Mums Bread Recipe
When we moved from London to a village in the Oxfordshire countryside my mum started baking bread. Not just the odd batch here and there, but probably close to 99% of the bread we consumed as a household throughout my teens. This was no mean feat.
Mum would order great sacks full of flour from our local mill which would sit on the cool red quarry-tiled scullery floor. We would use a Beachwood scoop to transfer the flour into the largest mason cash bowl available in the house ignoring its cracks and veined enamel. Hand hot water would be put in a measuring jug having been heated first in the heavy old black iron kettle on the Aga. A bit of something sweet would be added, usually sugar, but occasionally honey produced by our bees.
The dried or occasionally fresh yeast would be added and the mix covered for a short while with a saucer. As if by magic a wonderful heady thick yeasty smelling frothy layer would form on top of the water before being added to the flour. Mix with a large wooden spoon, then in with the hands to start bringing the dough together before kneading. The contents of the bowl would be tipped out onto the floured reclaimed marble slab for a full 10 minutes knead this being the one element of the process mum was most strict about. No short cuts here.
The dough would gradually transform from a sticky unwieldy mess to a more controllable substance, a priceless alchemy that would turn my resentment of having been roped in to doing a chore to a feeling of quiet awe. The mix would be put back in the bowl, covered with a tea towel and placed by the Aga to rise, often over-night. Punching back was always fun, a fist into the middle of the inflated dough followed by immediate albeit slow motion deflation. The dough would often feel like it had developed a crust over-night which would then vanish with the short second kneading resulting in a smooth malleable mass ready for dividing and shaping into loaves. The blackened tins would have been greased and floured, ready to receive their offerings.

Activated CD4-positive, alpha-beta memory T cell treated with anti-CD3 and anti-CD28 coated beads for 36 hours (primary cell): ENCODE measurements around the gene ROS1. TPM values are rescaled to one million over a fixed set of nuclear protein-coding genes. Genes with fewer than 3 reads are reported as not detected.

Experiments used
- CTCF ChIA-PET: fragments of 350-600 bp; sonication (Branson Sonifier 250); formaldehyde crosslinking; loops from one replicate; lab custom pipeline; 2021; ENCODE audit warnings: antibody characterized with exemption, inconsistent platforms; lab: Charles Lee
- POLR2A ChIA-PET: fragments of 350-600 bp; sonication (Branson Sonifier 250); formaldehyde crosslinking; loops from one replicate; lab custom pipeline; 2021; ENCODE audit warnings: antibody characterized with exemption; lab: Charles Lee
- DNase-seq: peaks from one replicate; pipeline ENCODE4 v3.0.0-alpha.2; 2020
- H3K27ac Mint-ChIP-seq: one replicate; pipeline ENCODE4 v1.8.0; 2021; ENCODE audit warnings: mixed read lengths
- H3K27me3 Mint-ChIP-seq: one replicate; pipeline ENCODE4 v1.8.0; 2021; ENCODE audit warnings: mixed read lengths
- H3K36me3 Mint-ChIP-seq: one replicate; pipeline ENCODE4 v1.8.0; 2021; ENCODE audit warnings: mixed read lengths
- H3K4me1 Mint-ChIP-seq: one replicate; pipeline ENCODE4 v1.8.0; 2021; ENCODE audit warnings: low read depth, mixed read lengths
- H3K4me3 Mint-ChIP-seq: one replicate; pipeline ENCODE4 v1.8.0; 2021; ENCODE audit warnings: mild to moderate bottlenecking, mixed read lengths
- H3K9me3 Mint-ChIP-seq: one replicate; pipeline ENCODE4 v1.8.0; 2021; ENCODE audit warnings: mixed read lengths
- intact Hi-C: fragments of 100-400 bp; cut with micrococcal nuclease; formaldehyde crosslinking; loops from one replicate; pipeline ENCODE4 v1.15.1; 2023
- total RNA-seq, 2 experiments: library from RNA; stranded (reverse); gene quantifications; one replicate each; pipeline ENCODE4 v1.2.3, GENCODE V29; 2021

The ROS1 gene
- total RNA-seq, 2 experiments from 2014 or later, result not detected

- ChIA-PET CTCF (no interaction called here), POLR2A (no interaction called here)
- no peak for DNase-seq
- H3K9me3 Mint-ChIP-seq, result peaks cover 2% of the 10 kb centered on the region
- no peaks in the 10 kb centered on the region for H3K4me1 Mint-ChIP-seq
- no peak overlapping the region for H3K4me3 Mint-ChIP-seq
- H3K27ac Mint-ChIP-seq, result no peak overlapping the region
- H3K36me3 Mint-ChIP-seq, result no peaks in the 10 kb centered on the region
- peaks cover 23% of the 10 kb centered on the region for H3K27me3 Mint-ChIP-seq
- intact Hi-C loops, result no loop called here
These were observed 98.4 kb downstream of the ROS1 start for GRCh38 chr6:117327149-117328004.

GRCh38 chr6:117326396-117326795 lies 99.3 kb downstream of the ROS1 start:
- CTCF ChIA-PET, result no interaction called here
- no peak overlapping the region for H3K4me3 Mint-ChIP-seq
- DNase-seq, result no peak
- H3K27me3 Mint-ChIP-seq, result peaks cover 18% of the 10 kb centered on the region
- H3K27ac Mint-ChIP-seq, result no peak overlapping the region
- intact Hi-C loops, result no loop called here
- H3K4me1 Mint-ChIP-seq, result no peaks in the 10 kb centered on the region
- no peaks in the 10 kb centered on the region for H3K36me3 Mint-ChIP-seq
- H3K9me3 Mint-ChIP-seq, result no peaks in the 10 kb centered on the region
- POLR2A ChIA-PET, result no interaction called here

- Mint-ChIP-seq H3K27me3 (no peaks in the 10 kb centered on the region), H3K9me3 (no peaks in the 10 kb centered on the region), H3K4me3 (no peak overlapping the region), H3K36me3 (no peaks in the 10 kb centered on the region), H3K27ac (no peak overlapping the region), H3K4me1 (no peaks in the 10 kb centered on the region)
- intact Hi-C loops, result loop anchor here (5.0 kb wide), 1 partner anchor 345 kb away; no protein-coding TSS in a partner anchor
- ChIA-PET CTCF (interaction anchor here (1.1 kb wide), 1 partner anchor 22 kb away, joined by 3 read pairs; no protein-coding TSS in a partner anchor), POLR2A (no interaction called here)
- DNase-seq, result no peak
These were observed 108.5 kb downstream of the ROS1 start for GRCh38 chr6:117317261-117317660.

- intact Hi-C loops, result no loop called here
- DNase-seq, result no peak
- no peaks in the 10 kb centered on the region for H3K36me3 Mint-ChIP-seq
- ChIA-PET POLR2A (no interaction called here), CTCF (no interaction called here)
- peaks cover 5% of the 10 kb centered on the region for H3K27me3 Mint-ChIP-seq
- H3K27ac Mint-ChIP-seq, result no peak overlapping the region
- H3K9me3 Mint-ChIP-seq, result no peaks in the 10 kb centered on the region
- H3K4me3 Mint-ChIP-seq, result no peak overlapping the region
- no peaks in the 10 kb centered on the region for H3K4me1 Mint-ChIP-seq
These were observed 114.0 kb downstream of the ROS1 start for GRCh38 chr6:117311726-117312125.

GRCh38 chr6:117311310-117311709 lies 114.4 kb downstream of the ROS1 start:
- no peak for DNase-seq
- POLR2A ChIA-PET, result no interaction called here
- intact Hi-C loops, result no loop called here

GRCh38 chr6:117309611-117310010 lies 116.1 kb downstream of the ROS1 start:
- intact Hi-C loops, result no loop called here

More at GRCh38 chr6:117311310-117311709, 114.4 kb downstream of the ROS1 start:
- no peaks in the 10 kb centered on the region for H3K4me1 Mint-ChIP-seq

Back by the Aga the loaves would sit for their second rise to double in size before popping them in to bake. Baking was not a strict matter of timing as it would depend on how hot the Aga was. Not hot enough and there was the risk of a slightly stodgy loaf which would take a while to cook. Ideally it would be nice and hot, though then there was the danger of burning. The ‘B’ word was not used by my mum, rather, ‘nicely browned’ was the correct phrase in her book. Either way, nothing got wasted or thrown away no matter how crusty, blackened and charcoaled. A tap on the bottom of the bread to check for a hollow sound would confirm if the loaves were ready or not or If they needed to be returned to the oven for another five or so minutes out of their tins.
Mum was the prime bread maker but we daughters were all roped in to do some kneading minimally on many occasions and sometimes a whole batch of bread if it was a special occasion with everyone having to muck in. My dad was the real foodie and cook in the house for much of the time but I never saw him make bread apart from maybe some chapattis’ to go with a curry. Some tasks were firmly demarcated, and bread, puddings and cakes were strictly mum’s domain.
Our house in those years was a shifting and moveable feast in many ways. However, the bread was part of the more stable backdrop to my teenage years with a homemade brown loaf or two of mum’s in the large old crock bread bin covered with a handmade wooden lid, ready to feed hungry teenagers and always some back up in the freezer or a batch on the go.